7

I am using nginx + gunicorn for serving a django app and have deployed it on EC2 (m1.small instance).

I have this view:

def hi(request):
    return HttpResponse('hi', content_type='text/plain')

mapped to url /hi/. So it basically just returns hi at [myurl]/hi.

Now when I load test this domain ([myurl]/hi) from loader.io, this doesn't even pass the 250 clients over 30 secs test. (Approx 8 requests per second)

This is (part of) my nginx access.log file. It basically just gives 499s after few 200s. (Timeout in loader.io is set to 10 secs)

I must be doing something seriously wrong. How do I find out?

I profiled it using yet-another-django-profiler and following is the output: enter image description here

I deployed this django app on Elastic Beanstalk (which uses Apache server) too (m3.large instance), and there too I get terrible performance. My middleware as of now is:

MIDDLEWARE_CLASSES = (
    'django.contrib.sessions.middleware.SessionMiddleware',
    # 'django.middleware.common.CommonMiddleware',
    # 'django.middleware.csrf.CsrfViewMiddleware',
    # 'silk.middleware.SilkyMiddleware',
    # 'yet_another_django_profiler.middleware.ProfilerMiddleware',
    # 'debug_toolbar.middleware.DebugToolbarMiddleware',
    'django.contrib.auth.middleware.AuthenticationMiddleware',
    # 'django.contrib.auth.middleware.SessionAuthenticationMiddleware',
    # 'django.contrib.messages.middleware.MessageMiddleware',
    # 'django.middleware.clickjacking.XFrameOptionsMiddleware',
    # 'django.middleware.security.SecurityMiddleware',
)

Earlier none of it was commented out. When I commented out these 9 lines, I got a performance boost. Now I can get 60 qps out of this app. But I think I am doing more blunders and that it can scale further.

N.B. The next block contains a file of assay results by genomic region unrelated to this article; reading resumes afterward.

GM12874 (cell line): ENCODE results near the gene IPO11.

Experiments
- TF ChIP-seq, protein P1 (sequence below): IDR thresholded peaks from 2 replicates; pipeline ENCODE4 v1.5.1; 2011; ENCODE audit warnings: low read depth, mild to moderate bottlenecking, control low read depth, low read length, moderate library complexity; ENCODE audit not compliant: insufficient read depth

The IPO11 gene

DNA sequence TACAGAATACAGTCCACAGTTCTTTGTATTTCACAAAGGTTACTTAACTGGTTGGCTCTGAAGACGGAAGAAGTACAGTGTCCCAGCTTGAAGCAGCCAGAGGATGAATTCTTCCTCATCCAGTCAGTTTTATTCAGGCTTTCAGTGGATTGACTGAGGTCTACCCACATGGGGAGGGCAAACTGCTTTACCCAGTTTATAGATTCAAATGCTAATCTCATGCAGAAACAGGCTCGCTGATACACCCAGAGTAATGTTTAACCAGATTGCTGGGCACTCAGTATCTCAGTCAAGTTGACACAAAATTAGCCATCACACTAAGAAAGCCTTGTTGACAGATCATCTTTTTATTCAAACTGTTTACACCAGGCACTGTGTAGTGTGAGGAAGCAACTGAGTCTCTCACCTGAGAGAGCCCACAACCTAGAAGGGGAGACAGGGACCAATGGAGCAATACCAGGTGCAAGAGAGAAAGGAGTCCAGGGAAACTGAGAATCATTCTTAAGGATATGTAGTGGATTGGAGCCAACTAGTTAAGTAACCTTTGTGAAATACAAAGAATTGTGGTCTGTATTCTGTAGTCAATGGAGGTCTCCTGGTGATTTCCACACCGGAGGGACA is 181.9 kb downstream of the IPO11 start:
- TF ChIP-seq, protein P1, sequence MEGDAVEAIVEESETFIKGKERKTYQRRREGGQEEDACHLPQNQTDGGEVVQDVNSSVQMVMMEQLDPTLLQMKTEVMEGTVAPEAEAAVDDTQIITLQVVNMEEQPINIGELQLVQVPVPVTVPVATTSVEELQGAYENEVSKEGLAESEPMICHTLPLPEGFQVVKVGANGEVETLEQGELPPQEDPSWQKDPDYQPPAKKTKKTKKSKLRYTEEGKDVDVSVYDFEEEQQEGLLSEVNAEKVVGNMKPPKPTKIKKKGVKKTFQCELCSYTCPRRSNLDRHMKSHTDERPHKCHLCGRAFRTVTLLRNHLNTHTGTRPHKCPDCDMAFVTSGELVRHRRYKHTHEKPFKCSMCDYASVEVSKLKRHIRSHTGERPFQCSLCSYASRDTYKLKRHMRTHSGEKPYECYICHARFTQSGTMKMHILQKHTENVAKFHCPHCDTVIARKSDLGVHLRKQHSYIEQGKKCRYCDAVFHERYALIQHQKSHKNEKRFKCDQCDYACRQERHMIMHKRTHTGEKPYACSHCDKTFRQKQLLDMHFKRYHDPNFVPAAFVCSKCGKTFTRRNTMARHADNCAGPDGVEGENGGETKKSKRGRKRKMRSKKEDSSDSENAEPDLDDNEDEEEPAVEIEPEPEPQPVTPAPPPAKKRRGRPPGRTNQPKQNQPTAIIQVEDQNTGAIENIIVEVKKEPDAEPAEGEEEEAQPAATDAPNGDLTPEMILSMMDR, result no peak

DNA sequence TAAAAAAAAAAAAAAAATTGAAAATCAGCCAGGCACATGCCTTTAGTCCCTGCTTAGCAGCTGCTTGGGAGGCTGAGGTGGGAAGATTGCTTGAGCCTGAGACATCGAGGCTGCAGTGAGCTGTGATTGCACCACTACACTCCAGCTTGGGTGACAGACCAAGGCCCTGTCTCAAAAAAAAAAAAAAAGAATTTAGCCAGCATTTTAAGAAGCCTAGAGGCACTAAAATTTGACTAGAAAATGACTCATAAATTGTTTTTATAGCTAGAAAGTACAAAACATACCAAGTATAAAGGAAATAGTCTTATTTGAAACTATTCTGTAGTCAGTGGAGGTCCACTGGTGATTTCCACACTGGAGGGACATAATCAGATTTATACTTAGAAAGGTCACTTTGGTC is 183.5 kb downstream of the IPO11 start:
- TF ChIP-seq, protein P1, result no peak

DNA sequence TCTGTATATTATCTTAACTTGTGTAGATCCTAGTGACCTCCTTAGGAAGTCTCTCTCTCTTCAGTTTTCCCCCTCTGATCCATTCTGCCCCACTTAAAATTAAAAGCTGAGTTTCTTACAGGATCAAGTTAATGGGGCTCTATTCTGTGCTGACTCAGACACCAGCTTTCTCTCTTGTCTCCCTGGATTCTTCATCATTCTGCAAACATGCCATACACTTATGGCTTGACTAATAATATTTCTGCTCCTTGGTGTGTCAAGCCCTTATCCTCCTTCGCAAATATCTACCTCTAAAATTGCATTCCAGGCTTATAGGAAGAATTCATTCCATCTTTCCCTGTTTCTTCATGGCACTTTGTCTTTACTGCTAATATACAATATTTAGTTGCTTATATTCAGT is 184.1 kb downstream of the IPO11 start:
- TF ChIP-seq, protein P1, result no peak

• 1
    My first guess would be that you have misconfigured the systems. For example maybe you have not specified enough worker threads for gunicorn. If you've already got that covered, you should start digging in to where your bottleneck lies - CPU, RAM, disk or network. Providing some CPU and response times while you are under load (e.g. from vmstat and looking at request/response times from tcpdump) would help at this point. – Peter Brittain Jul 1 '15 at 17:53
  • 1
    1. What is the command you're using to launch gunicorn? 2. What does your settings file look like (the middleware in particular)? 3. What else is running on that server? – Seth Jul 2 '15 at 0:05
  • @Seth: Yes, middleware was part of the problem. There is nothing more running on the server. Also I am launching gunicorn with this script. – kamalbanga Jul 6 '15 at 8:46
  • 1
    Using a unix socket for gunicorn could speed things up as it saves turning data into packets and back again – daonb Jul 14 '15 at 4:54
2

This is just a stab in the dark without more to go on, and I don't have enought reputation to comment on your original question: I noticed that your gunicorn startup script has

--log-level=debug

If you have debug level logging (in gunicorn and especially in the Django project) it would explain why the performance was increased by commenting out the middleware and why you would keep getting degraded performance out of a different deployment architecture.

Debug level logging outputs A LOT of information.

| improve this answer | |
0

I have no clue about what you may did wrong but may I suggest you to test again using uWSGI instead of Gunicorn ? According to many benchmarks, uWSGI seems to provides better performance than Gunicorn and if the performance doesn't change significantly you'll be able to focus your investigation on nginx or EC2 configurations. I don't want to proselytize, just encouraging you to find through a process of elimination.

Hope it will help !

| improve this answer | |

Your Answer

By clicking “Post Your Answer”, you agree to our terms of service, privacy policy and cookie policy

Not the answer you're looking for? Browse other questions tagged or ask your own question.